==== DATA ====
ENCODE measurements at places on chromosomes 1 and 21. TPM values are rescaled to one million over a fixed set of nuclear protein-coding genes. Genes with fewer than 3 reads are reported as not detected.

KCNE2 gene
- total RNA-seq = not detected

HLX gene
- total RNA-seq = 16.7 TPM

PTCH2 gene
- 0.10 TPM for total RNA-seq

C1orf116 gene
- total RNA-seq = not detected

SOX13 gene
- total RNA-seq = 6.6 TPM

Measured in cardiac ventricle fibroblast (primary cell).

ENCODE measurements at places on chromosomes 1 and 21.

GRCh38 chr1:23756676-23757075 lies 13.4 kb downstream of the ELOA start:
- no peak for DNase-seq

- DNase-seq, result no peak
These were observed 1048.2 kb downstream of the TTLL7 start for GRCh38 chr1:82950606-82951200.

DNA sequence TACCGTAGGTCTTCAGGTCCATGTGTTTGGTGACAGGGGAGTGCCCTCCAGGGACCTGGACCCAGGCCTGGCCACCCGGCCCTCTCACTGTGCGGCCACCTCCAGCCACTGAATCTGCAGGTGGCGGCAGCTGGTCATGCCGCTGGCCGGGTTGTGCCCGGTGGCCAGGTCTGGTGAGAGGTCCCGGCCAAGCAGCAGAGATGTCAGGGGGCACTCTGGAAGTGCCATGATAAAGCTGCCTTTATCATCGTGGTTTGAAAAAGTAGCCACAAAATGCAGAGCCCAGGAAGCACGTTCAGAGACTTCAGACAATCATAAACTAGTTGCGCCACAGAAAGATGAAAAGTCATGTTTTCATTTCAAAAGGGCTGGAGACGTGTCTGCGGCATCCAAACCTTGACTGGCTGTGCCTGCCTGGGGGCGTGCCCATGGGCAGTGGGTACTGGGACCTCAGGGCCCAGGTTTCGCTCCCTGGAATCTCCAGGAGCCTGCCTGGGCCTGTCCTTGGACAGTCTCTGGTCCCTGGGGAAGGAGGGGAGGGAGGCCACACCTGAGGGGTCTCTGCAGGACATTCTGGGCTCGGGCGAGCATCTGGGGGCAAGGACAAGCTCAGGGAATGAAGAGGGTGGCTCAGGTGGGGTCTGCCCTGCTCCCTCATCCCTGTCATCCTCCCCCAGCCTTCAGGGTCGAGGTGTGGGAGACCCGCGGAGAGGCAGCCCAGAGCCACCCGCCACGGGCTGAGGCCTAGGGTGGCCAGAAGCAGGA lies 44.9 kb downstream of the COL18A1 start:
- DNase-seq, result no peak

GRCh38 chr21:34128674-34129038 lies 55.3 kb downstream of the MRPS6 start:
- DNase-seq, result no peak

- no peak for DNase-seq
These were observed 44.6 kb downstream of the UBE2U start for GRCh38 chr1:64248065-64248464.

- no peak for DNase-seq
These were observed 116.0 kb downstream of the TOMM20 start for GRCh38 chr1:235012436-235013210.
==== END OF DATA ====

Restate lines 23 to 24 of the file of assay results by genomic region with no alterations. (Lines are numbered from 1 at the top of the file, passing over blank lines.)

These were observed 44.6 kb downstream of the UBE2U start for GRCh38 chr1:64248065-64248464.

- no peak for DNase-seq